Fobzu is one of a handful of organisations that has remained committed to ensuring that Palestinian universities can play their part in supporting Palestinian society. Fobzu has always worked with a vision towards the future and the organisation’s vision has always embodied forward-thinking action. This is crucial, now more than ever, as pressure continues to mount on international organisations supporting the Palestinian cause and as civil space and dialogue around Palestine continues to shrink as a result. Fobzu is a small organisation and it is often punching above its weight. Fobzu’s role is not a niche role, yet it is one of the few organisations that maintains active support for civil society organisations on the ground in Palestine. In the midst of increasing and oppressive political pressure, you need islands and beacons of hope. Whenever I visited the BZU campus, this was something you really felt. Even with the existing challenges, there was a sense of hope which uplifts you. This is why Fobzu’s work is so important. This work comes with an insistence on fulfilling a vision of hope in the midst of everything going on. This is also why Palestinian universities are under persistent attack: because they represent an alternative vision of hope and for the future, and there is a real desire to quash this.


BZU has a history of resilient education. When they had no alternative, BZU academics delivered classes in mosques, churches, cars, homes; in any and all available spaces. This created a resilient form of underground education which led to a different kind of pedagogy emerging; this came to influence visions for reform and an interactive model of teaching and learning. This changed dynamics and ways of conceptualising education. Because of the ongoing limitations that Palestinian institutions face, this kind of progressive pedagogy never fully came to life. However, in the context of the wider Middle East region, BZU is recognised to be a very progressive academic institution despite social and political pressures. This is distinct to Palestine, compared to many other institutions in the region. BZU is highly respected precisely for that reason.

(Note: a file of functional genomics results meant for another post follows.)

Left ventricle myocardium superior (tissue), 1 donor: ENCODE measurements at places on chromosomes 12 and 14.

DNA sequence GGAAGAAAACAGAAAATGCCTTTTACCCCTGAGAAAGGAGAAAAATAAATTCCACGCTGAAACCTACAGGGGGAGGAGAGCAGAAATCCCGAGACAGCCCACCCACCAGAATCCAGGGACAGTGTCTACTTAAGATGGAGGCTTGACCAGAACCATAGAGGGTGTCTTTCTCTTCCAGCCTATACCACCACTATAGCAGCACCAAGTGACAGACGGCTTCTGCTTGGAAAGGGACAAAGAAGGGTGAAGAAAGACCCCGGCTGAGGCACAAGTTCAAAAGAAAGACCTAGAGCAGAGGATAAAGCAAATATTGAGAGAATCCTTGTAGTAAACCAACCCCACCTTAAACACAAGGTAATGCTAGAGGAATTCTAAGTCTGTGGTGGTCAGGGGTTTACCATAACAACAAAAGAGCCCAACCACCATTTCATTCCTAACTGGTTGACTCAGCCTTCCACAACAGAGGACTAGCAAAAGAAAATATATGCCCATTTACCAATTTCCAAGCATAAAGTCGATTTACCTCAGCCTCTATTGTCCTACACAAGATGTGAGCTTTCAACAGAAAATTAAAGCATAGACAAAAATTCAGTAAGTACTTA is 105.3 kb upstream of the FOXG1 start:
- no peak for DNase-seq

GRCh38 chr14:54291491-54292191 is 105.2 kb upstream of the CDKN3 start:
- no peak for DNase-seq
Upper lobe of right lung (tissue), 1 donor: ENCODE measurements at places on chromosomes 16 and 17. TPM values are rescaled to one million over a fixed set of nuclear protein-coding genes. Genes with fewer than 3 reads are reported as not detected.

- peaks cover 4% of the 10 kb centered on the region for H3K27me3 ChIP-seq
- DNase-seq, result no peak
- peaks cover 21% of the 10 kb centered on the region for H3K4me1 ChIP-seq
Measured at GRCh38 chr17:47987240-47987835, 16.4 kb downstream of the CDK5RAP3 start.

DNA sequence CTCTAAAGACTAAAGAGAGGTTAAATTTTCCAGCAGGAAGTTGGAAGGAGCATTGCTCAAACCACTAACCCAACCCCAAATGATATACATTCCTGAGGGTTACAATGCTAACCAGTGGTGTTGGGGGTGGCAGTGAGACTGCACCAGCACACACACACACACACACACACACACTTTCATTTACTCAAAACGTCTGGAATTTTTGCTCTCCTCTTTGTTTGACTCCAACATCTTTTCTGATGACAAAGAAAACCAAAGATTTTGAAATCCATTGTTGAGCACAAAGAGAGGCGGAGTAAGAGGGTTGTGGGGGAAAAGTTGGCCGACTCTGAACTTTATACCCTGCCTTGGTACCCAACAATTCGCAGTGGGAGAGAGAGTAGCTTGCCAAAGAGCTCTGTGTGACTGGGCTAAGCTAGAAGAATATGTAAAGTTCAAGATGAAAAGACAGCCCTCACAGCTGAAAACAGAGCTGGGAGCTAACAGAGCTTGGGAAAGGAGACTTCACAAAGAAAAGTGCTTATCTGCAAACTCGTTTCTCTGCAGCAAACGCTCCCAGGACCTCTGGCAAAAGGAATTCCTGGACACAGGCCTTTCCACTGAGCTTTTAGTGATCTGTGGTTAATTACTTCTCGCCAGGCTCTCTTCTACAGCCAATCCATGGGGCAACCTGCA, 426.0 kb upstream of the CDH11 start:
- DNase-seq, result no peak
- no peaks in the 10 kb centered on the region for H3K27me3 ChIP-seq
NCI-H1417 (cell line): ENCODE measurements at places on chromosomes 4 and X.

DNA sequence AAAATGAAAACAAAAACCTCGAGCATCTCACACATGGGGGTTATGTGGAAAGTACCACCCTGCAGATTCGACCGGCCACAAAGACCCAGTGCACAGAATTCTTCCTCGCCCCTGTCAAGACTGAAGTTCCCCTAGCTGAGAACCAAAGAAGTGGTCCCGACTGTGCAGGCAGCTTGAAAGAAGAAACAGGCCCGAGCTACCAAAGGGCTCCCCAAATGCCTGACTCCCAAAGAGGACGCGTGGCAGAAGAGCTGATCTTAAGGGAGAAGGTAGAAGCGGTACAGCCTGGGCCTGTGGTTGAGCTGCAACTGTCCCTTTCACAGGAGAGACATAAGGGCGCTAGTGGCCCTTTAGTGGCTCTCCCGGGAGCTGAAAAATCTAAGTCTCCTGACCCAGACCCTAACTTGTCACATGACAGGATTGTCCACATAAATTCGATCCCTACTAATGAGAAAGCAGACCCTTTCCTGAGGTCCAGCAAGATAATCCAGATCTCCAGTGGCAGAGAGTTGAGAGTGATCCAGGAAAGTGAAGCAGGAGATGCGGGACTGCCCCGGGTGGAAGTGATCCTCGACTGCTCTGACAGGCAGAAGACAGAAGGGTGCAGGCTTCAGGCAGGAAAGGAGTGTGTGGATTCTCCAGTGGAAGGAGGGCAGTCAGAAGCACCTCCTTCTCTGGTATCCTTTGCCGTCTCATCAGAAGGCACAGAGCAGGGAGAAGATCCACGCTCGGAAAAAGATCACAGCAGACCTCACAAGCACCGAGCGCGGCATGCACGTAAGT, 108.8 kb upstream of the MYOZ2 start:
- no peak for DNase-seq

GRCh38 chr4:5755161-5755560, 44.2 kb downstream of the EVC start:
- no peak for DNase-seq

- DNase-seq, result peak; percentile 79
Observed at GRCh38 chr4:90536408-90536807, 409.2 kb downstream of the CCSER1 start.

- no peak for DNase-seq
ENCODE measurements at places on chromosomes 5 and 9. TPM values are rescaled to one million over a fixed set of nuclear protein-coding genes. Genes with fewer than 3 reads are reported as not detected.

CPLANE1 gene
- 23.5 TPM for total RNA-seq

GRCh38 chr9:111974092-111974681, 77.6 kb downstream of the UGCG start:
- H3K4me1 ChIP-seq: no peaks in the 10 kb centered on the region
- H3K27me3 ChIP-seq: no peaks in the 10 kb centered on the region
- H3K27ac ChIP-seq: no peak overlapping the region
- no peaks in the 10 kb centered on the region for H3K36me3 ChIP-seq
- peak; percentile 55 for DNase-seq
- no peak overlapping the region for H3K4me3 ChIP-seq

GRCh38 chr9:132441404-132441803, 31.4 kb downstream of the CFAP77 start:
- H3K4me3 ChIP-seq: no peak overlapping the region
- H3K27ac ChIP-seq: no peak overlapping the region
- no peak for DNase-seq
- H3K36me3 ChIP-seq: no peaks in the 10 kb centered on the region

Fobzu’s history, as an organisation working in tandem with BZU and supporting Palestinian higher education is exceptionally important and it is now more crucial than ever that Fobzu is able to continue delivering this support.


To support Fobzu's work, please consider becoming a Fobzu Friend from just £3 a month low/unwaged and £10 a month waged. Clear below for more information and to sign up.